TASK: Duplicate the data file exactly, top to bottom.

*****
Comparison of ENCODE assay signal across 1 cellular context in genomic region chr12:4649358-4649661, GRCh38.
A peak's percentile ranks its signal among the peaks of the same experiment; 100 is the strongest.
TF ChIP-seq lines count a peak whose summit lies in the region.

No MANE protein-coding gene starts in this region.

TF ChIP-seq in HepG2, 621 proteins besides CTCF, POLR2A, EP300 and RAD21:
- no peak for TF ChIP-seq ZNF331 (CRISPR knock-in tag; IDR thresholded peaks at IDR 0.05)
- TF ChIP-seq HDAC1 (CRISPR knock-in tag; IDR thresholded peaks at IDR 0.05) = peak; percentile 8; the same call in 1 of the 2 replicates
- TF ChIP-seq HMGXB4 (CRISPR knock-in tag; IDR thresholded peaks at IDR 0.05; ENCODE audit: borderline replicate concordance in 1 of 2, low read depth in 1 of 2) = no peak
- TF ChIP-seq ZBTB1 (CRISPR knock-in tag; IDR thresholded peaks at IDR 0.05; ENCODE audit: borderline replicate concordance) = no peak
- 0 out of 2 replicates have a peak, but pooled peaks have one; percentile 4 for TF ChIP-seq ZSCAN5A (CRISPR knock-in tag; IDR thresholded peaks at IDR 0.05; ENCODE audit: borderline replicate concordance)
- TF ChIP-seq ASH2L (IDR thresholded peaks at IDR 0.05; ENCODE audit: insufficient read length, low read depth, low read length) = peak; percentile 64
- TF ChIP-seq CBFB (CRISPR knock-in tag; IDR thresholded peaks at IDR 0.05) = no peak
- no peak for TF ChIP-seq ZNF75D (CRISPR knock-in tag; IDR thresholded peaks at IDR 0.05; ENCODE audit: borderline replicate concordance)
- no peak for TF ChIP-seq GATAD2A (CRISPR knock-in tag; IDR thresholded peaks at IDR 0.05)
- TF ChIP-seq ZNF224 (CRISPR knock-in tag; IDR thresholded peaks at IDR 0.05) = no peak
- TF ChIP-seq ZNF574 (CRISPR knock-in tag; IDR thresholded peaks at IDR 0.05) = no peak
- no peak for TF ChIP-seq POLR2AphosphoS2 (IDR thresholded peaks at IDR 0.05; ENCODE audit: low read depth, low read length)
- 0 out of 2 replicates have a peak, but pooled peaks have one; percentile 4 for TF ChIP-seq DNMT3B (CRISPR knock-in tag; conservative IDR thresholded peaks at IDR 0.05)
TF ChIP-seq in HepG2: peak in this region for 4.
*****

Comparison of ENCODE assay signal across 1 cellular context in genomic region chr12:4649358-4649661, GRCh38.
A peak's percentile ranks its signal among the peaks of the same experiment; 100 is the strongest.
TF ChIP-seq lines count a peak whose summit lies in the region.

No MANE protein-coding gene starts in this region.

TF ChIP-seq in HepG2, 621 proteins besides CTCF, POLR2A, EP300 and RAD21:
- no peak for TF ChIP-seq ZNF331 (CRISPR knock-in tag; IDR thresholded peaks at IDR 0.05)
- TF ChIP-seq HDAC1 (CRISPR knock-in tag; IDR thresholded peaks at IDR 0.05) = peak; percentile 8; the same call in 1 of the 2 replicates
- TF ChIP-seq HMGXB4 (CRISPR knock-in tag; IDR thresholded peaks at IDR 0.05; ENCODE audit: borderline replicate concordance in 1 of 2, low read depth in 1 of 2) = no peak
- TF ChIP-seq ZBTB1 (CRISPR knock-in tag; IDR thresholded peaks at IDR 0.05; ENCODE audit: borderline replicate concordance) = no peak
- 0 out of 2 replicates have a peak, but pooled peaks have one; percentile 4 for TF ChIP-seq ZSCAN5A (CRISPR knock-in tag; IDR thresholded peaks at IDR 0.05; ENCODE audit: borderline replicate concordance)
- TF ChIP-seq ASH2L (IDR thresholded peaks at IDR 0.05; ENCODE audit: insufficient read length, low read depth, low read length) = peak; percentile 64
- TF ChIP-seq CBFB (CRISPR knock-in tag; IDR thresholded peaks at IDR 0.05) = no peak
- no peak for TF ChIP-seq ZNF75D (CRISPR knock-in tag; IDR thresholded peaks at IDR 0.05; ENCODE audit: borderline replicate concordance)
- no peak for TF ChIP-seq GATAD2A (CRISPR knock-in tag; IDR thresholded peaks at IDR 0.05)
- TF ChIP-seq ZNF224 (CRISPR knock-in tag; IDR thresholded peaks at IDR 0.05) = no peak
- TF ChIP-seq ZNF574 (CRISPR knock-in tag; IDR thresholded peaks at IDR 0.05) = no peak
- no peak for TF ChIP-seq POLR2AphosphoS2 (IDR thresholded peaks at IDR 0.05; ENCODE audit: low read depth, low read length)
- 0 out of 2 replicates have a peak, but pooled peaks have one; percentile 4 for TF ChIP-seq DNMT3B (CRISPR knock-in tag; conservative IDR thresholded peaks at IDR 0.05)
TF ChIP-seq in HepG2: peak in this region for 4.